For alumna, an unexpected direction in theater

After earning a degree in Spanish, Sara Garonzik took a chance in a career in the arts.

After graduating with a degree in Spanish, Sara Garonzik never imagined she would become a leader in the Philadelphia theater community.

“When I first started, it was extremely rare for a woman to be directing,” Garonzik said. “So I was unaware that there were even other opportunities.”

Like many graduates, Garonzik believed her career would be steered by her college degree. After graduating from Temple in 1972, she immediately enrolled in grad school at the University of Pennsylvania to attain a teaching certificate. But a chance encounter led her down a career path she hadn’t previously considered.

“There was a small up-and-coming theater group that was looking for new people,” Garonzik said. “They were willing to audition people who never acted before. It was a really horrible audition, but they accepted me anyway. And I was hooked.”

Despite the time she spent earning a graduate degree, Garonzik took a chance and dropped out of grad school. She realized teaching Spanish wasn’t what she wanted to do with her life. Instead, Garonzik took a day job to support her work with the theater company at night.

“We were so small,” she said. “Theater in Philadelphia was different then. We would self-produce shows at local storefronts.”

Garonzik changed her focus from acting to directing and producing. When a close friend told her about an open assistant’s job at the Philadelphia Theatre Company, she jumped at the chance to prove herself.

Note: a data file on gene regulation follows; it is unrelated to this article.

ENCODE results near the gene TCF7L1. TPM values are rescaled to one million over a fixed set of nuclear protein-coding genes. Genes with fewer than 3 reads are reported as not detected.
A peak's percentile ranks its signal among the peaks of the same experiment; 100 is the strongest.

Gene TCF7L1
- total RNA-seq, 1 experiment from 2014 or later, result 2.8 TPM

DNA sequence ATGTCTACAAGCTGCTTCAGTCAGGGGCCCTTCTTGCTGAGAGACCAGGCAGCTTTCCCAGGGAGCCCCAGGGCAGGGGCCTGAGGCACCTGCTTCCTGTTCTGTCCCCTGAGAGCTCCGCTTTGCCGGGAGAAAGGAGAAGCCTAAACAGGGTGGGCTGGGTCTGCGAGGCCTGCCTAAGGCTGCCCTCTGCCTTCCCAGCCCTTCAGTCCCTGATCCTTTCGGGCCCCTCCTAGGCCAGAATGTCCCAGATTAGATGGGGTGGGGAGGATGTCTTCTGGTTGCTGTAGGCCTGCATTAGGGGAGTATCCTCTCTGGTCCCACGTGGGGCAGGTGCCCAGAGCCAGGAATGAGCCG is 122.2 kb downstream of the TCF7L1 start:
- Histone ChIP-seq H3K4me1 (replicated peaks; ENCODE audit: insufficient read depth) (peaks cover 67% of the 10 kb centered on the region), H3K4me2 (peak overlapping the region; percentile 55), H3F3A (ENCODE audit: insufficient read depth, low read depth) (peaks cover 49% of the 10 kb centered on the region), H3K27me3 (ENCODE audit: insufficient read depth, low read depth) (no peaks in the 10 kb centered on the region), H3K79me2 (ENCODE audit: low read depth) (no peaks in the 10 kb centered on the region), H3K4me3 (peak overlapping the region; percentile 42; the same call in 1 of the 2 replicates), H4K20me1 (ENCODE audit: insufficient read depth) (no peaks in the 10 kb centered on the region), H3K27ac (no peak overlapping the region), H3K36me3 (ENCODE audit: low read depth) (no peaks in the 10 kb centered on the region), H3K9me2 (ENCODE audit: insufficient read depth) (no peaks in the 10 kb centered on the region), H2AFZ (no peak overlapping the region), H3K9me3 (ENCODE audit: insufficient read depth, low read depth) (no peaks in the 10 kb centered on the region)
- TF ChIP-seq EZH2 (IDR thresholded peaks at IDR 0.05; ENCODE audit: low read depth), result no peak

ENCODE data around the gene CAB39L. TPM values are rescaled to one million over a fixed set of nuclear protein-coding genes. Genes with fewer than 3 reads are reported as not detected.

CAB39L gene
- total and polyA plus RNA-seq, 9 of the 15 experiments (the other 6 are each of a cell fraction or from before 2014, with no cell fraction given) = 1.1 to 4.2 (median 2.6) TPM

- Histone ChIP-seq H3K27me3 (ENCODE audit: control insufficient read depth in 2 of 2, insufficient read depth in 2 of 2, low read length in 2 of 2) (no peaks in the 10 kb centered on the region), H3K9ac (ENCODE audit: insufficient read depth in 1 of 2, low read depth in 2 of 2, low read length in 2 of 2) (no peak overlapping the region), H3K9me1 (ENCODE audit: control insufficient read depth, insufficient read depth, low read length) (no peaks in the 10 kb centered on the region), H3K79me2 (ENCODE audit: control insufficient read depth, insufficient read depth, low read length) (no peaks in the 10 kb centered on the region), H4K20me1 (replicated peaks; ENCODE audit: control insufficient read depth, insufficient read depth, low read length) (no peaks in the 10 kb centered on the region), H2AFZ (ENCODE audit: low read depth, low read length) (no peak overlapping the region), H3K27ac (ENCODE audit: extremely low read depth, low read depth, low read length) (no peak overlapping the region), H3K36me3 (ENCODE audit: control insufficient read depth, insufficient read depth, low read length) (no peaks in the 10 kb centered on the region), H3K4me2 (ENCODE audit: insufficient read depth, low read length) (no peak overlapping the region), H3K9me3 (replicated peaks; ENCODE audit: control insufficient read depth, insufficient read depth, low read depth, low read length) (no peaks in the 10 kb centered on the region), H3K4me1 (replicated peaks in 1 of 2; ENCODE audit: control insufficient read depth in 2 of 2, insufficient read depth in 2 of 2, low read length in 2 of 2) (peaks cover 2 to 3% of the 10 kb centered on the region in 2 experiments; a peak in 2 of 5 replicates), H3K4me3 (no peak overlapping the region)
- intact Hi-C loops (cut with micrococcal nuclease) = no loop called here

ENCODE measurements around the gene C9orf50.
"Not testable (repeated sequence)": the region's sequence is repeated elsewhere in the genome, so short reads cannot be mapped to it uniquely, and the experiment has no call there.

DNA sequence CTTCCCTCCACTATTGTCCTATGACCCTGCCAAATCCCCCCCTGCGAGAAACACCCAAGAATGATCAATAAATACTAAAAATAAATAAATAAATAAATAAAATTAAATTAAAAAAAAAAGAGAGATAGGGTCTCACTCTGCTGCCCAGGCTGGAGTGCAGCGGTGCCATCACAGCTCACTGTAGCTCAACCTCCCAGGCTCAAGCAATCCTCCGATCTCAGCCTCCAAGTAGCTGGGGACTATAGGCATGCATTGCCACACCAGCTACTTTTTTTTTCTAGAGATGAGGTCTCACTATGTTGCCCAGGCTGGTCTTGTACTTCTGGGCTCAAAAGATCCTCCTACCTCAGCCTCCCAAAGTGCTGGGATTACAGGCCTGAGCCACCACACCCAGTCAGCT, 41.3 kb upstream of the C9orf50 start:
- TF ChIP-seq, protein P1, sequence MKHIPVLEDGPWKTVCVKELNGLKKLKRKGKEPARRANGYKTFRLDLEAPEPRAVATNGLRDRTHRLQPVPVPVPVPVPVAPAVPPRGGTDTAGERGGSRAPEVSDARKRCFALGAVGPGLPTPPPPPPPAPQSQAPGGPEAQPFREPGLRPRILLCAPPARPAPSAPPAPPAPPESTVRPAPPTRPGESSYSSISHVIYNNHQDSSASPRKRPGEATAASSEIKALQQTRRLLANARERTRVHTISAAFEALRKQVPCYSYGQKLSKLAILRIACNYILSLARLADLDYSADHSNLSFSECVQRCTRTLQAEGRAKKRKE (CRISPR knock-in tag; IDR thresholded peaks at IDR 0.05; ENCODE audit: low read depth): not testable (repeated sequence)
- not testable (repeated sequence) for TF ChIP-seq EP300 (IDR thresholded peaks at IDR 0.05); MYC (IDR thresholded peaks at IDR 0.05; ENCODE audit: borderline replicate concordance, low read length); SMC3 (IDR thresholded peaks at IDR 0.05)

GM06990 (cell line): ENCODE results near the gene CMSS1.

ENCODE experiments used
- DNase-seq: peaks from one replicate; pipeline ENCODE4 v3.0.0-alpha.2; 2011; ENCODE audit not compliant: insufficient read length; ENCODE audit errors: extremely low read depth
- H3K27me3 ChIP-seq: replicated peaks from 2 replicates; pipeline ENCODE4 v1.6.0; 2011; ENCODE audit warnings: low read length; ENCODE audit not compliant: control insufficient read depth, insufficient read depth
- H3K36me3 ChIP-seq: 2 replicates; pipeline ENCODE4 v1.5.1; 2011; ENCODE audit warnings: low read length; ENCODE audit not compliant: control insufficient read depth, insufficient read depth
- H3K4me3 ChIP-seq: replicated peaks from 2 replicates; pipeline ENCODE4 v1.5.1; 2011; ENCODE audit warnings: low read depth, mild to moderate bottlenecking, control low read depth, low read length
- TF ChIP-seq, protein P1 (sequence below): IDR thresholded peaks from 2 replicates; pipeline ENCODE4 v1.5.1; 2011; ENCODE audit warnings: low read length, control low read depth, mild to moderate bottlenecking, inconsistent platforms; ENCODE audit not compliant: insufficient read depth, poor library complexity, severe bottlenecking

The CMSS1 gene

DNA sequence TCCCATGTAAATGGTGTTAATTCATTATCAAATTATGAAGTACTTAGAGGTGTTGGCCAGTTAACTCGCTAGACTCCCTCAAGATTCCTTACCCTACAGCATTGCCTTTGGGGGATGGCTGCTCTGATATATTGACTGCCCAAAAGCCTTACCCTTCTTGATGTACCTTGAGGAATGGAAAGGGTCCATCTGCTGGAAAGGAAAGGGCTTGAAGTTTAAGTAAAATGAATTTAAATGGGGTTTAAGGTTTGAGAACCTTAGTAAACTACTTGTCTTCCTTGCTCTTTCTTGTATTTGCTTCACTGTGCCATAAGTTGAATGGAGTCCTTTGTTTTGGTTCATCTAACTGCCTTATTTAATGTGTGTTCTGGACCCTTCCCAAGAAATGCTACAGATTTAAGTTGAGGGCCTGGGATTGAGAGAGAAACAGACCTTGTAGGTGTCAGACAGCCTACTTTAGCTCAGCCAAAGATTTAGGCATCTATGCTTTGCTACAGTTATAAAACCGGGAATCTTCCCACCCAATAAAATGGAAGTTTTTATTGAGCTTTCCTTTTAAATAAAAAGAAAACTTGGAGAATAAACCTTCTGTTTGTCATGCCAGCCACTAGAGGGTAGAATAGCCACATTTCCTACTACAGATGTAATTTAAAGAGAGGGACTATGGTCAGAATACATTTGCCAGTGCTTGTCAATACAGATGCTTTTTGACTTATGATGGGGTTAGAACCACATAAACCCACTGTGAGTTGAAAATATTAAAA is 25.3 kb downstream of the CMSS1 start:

“I think it would be harder today if I were that age then, knocking on doors of theater companies,” she said. “Plus, now there are grad schools that teach you all about running nonprofits. So, you can study all that stuff that I learned on the fly all those years ago.”

“Philadelphia Theatre Company became my graduate school,” she added.

Sharon Kling, the manager of board and administrative services at Philadelphia Theatre Company, has worked with Garonzik for more than 12 years, and said it’s “quite clear” Garonzik is “driven by a passion for great theater.”

“She’s very much a hands-on producer, involved in every aspect of what the company puts forth to bring about the best possible productions,” Kling added.

In spite of not having much theater experience or an education in the arts, Garonzik rose in the ranks at the company. She began directing and producing shows, learning how to budget and finance projects and eventually became the leader of the company.

“You eventually stick with something and you pick up a lot of skills along the way,” she said. “I was lucky because I had this opportunity. I jumped in with this company in the beginning right during a transitional period. Right when they were looking for bright new people coming in.”

Garonzik was able to grow with the company, spending most of her life building a legacy that would become nationally acclaimed.

The executive managing director of the company, Priscilla Luce, has known Garonzik since first serving on the board of directors in 2007. Together, they have dedicated their time toward leading the theater into the next phase of the company’s growth.

“Her exceptional artistic taste and the warm relationships she established and maintains with playwrights, actors and theatrical designers across the country have helped to make PTC and Philadelphia a desirable home for them, which in turn has helped to build Philadelphia into the great theater town it is today,” Luce said.

Katelyn Evans can be reached at

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